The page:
I usually avoid making predictions, although last week I did make one in order to emphasize a point I was trying to make. In case you don’t recall, I made the extremely safe prediction that in seven days I would “be writing about the Fed’s decision to raise interest rates or to leave rates alone following the conclusion of its October FOMC meeting.”

So here I am, making that forecast come true. The Fed did indeed conclude its two-day FOMC meeting on schedule today. To almost no one’s surprise, the Fed left interest rates unchanged. The Fed “continues to see the risks to the outlook for economic activity and the labor market as nearly balanced but is monitoring global economic and financial developments.” Regarding the future, the post-meeting policy statement went on to say, “In determining whether it will be appropriate to raise the target range at its next meeting, the Committee will assess progress – both realized and expected – toward its objectives of maximum employment and 2 percent inflation.” The “next” meeting referred to is December 16, and it will be the last one of 2015.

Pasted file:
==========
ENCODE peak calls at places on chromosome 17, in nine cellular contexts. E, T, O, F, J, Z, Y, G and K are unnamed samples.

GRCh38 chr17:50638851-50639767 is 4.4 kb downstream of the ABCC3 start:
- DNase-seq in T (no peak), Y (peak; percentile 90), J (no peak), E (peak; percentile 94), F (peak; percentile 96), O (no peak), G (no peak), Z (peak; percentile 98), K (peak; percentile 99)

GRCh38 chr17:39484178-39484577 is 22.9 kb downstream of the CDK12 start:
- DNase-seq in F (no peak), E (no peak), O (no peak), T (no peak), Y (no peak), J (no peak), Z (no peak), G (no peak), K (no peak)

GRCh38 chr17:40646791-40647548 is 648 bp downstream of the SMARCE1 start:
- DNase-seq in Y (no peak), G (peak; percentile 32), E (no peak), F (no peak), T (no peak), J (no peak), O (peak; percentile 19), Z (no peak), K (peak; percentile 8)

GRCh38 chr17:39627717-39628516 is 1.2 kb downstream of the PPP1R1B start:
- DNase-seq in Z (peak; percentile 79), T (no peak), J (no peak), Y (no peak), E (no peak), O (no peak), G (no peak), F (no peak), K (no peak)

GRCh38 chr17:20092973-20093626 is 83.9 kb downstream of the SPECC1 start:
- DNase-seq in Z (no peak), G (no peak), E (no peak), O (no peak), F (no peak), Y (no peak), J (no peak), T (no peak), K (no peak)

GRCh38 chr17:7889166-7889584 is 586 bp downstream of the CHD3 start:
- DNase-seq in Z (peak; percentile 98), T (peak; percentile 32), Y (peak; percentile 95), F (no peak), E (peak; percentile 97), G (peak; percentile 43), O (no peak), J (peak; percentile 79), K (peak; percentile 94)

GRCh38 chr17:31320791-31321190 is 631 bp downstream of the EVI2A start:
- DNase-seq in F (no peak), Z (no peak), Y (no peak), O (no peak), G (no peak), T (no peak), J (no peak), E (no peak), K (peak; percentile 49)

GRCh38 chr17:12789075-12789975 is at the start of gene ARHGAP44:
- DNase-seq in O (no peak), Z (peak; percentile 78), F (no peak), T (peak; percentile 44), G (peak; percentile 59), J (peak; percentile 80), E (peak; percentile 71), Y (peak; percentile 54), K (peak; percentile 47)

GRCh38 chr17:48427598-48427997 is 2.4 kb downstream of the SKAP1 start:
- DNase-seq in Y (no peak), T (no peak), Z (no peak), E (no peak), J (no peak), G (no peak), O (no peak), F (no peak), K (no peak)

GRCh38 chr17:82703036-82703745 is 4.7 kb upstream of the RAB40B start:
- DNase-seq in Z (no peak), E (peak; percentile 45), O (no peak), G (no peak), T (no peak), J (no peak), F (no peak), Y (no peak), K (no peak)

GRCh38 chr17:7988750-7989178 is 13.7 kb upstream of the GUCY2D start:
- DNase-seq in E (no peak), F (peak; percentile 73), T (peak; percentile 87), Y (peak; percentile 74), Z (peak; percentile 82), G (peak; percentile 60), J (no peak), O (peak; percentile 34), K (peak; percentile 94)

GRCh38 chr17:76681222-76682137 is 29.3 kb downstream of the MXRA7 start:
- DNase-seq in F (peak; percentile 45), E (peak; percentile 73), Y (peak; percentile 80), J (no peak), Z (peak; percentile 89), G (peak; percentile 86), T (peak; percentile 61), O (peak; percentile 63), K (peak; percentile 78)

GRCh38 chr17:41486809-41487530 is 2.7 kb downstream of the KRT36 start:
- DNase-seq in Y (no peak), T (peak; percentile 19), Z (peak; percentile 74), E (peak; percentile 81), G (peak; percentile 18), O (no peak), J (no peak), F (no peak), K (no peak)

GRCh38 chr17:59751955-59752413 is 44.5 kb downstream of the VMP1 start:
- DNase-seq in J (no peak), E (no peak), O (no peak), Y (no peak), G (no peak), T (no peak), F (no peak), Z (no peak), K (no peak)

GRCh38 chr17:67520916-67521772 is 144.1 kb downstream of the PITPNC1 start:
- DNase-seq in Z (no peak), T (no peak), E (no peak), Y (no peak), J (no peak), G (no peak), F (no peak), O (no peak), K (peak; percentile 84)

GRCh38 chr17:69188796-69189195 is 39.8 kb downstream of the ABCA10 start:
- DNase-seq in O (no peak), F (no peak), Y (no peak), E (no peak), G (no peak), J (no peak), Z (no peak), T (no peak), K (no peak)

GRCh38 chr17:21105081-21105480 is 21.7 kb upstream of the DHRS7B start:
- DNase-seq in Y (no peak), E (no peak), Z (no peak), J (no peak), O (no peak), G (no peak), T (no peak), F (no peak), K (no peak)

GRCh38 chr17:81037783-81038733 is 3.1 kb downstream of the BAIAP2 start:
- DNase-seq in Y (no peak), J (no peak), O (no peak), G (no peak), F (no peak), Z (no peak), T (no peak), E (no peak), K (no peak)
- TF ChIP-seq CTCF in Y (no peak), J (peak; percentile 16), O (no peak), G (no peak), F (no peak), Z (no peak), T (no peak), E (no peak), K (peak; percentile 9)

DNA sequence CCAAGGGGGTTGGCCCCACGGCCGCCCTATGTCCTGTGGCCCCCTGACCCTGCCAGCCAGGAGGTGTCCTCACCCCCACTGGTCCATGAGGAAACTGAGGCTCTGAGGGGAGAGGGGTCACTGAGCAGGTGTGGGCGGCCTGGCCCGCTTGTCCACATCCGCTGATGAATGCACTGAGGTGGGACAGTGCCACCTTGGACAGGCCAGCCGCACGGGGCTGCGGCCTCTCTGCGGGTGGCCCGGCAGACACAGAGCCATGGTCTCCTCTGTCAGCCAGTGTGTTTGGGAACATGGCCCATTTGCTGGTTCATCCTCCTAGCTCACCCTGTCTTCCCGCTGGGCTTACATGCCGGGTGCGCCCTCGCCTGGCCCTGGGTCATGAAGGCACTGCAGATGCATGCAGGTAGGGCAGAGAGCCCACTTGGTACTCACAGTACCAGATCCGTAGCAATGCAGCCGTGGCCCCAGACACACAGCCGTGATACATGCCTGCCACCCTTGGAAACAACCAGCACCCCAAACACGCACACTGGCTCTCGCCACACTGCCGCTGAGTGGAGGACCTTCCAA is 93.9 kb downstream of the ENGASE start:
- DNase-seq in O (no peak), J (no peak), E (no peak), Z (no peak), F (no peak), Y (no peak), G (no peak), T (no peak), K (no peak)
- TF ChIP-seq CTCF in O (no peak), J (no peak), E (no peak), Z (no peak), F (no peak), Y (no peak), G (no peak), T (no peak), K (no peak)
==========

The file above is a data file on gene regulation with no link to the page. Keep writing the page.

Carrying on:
Investor Heat Map: 10/28/15


Technology jumped to the top of the rankings this week. The climb from fourth was a significant accomplishment, but perhaps more impressive is the fact that this is the first time Technology has been in first place since August 2014. The sector has been getting a boost from many of its underlying industries. Chip makers were soaring for much of the past six weeks, although they took a break this past few days. Internet and software stocks stepped in to fill the gap, keeping the sector’s momentum strong. There are still signs of investor nervousness in the market, and the climb of the defensive Consumer Staples sector from third to second is one of those signs. The rise of Technology and Consumer Staples pushed the former leaders of Real Estate and Utilities each two places lower. Telecom and Consumer Discretionary swapped places in the middle of the pack, and Industrials moved a notch higher to join them. Financials and Materials also moved a step upward thanks to the three position drop of Energy. Materials managed to flip from red to green in the process, while Energy changed to red. Biotech stocks bounced strongly this past week, but Health Care is still on the bottom.